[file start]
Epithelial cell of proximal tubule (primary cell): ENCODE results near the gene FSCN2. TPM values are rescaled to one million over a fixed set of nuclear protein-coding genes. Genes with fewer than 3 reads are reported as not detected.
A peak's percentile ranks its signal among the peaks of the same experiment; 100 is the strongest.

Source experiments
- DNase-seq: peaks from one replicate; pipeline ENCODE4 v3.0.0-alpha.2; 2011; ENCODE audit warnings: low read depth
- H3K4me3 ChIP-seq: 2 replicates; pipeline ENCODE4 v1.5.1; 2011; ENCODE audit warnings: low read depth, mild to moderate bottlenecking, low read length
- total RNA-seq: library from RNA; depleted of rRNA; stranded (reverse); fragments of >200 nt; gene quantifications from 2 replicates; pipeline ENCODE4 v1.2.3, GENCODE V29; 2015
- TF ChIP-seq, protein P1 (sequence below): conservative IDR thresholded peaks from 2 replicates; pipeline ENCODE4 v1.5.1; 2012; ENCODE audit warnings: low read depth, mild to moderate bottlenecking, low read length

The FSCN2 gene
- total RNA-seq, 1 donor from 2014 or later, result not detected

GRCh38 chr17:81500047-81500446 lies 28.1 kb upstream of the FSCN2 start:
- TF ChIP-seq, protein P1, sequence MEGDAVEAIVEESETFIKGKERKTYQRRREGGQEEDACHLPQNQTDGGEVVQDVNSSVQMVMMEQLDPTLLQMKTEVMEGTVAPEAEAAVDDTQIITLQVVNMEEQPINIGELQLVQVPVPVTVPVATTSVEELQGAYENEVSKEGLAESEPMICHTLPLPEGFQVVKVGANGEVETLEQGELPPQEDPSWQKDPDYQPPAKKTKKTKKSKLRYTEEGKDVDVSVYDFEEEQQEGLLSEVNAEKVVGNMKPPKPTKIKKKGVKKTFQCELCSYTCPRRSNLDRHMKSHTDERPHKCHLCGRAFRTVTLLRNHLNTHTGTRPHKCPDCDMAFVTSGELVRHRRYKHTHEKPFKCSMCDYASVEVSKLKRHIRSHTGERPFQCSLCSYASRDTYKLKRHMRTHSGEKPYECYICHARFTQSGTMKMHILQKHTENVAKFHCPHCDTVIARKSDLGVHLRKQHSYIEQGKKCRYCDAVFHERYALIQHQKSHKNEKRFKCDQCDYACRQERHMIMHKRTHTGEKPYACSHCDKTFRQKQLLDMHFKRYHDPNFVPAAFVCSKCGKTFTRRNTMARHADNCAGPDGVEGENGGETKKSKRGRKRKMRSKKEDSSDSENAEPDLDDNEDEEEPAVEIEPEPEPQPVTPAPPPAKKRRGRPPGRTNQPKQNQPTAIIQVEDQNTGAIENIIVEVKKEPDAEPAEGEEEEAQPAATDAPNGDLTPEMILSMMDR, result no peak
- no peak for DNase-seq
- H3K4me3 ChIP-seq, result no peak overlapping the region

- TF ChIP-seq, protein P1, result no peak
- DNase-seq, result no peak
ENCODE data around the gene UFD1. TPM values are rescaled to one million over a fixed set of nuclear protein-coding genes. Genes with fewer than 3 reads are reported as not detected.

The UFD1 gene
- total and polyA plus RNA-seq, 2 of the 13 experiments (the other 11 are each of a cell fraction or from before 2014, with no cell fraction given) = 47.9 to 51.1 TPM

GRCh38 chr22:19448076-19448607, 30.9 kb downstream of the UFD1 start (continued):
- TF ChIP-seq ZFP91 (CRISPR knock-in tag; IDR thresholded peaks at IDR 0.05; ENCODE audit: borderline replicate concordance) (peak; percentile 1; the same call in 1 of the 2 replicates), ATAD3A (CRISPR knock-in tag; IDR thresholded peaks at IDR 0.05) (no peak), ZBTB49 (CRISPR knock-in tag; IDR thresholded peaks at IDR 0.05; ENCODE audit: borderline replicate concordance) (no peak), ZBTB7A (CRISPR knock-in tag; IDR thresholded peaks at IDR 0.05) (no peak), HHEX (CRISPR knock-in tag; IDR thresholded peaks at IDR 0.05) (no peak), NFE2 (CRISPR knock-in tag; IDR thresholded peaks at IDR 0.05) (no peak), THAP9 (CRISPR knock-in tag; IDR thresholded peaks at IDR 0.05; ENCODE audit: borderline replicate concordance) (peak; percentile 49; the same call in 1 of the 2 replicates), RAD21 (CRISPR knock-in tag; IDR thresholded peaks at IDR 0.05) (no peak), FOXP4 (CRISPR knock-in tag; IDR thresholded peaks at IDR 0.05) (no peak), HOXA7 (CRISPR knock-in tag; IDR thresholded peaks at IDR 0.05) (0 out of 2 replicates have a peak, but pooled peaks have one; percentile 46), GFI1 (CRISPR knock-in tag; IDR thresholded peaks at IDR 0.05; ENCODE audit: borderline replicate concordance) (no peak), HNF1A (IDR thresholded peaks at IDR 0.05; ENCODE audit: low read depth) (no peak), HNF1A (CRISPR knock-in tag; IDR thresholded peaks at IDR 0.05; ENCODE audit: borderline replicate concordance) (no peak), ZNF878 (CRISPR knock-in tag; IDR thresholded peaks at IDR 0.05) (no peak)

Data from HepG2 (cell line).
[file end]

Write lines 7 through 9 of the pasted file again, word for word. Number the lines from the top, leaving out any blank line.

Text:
- TF ChIP-seq, protein P1 (sequence below): conservative IDR thresholded peaks from 2 replicates; pipeline ENCODE4 v1.5.1; 2012; ENCODE audit warnings: low read depth, mild to moderate bottlenecking, low read length

The FSCN2 gene
- total RNA-seq, 1 donor from 2014 or later, result not detected